An Unlikely Feminist Icon

Posted on 12th July 2016 by Sally Campbell
Kiersten White is a New York Times bestselling author of Young Adult fiction. Taking a departure from her previous books’ paranormal setting, And I Darken is set during The Ottoman Empire. It is a story of vengeance with a fierce female protagonist modeled on Vlad the Impaler. In the following article, White shares her (rather unlikely) feminist icon.

When I say 'feminist icon', the first name that pops into mind probably isn’t Anne Shirley. But she was the first that came to mine.  “You know she’s fictional, right?” my husband just asked me. Way to rub it in, sweetheart.

Anne came into my life in a beautiful illustrated edition gifted by a neighbor. Being used to hand-me-down books, this one already felt special. I was not disappointed. Anne felt like a revelation, like someone had looked into my ten-year-old soul and written it onto a page. Sure, I wasn’t an orphan living in Canada. I didn’t have red hair, or a bad temper (that I let anyone see). But I lived in my imagination. I loved school, and I very much loved working hard and being the smartest kid in any class. So Anne nestled into my heart and didn’t leave.

Many years later, with three children of my own, I decided it was time for a re-read. I read it aloud to my kids—who may or may not have been interested. It was hard to tell. But they laughed at her endless descriptions, at her turns-of-phrase, at her misadventures. And they were legitimately uncomfortable when their mother could not stop sobbing long enough to get through a chapter with a death that had affected her the exact same way the first time she read it. (Sorry, kids. Mommy just needs to go cry for a while.) But in re-experiencing the story with them, I was amazed at how revolutionary it really was.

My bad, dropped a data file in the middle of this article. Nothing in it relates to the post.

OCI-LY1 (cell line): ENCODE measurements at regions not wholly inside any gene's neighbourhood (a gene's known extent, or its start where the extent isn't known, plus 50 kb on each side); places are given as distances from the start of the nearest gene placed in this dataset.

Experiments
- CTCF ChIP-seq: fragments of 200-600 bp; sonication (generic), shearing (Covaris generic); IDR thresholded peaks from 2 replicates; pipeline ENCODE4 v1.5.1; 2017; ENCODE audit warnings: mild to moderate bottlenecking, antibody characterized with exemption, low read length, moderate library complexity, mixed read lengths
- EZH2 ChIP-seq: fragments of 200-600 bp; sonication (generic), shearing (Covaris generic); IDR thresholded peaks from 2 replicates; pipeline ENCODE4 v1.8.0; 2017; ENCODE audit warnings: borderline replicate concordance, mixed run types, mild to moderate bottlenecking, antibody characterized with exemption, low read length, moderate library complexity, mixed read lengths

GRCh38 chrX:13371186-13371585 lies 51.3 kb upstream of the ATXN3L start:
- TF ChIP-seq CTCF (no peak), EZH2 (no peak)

Anne, for all her charms, is an oddity. She comes from a tragic, abusive background, and copes by retreating into her imagination. She has a temper and a tongue. She longs desperately to be beautiful, but refuses to let other people define her worth by her looks. She does not follow directions unless she does it on her own terms. She values friendships—particularly with other girls—above all else. She is resourceful and clever and dreamy and forgetful. She is as likely to excel as she is to get herself into trouble by not paying attention. She is ruthlessly ambitious, determined to overcome her early lack of education and beat everyone in the class. And, in the end, she is willing to delay her ambitions in order to help the people who have helped her so much.

In short, Anne-with-an-e, written so long ago, was allowed to be a fully-realized person. I still consider it a gift that I was given Anne at such a crucial stage in my development. I’d go on to read many, many books (and watch countless films) where girls were sidekicks, stereotypes, one-note dream girls, always existing to decorate someone else’s story. But my girl Anne was her own
 story, and showed me that I was already a heroine. She’ll always be my unlikely feminist icon, as well as a kindred spirit.


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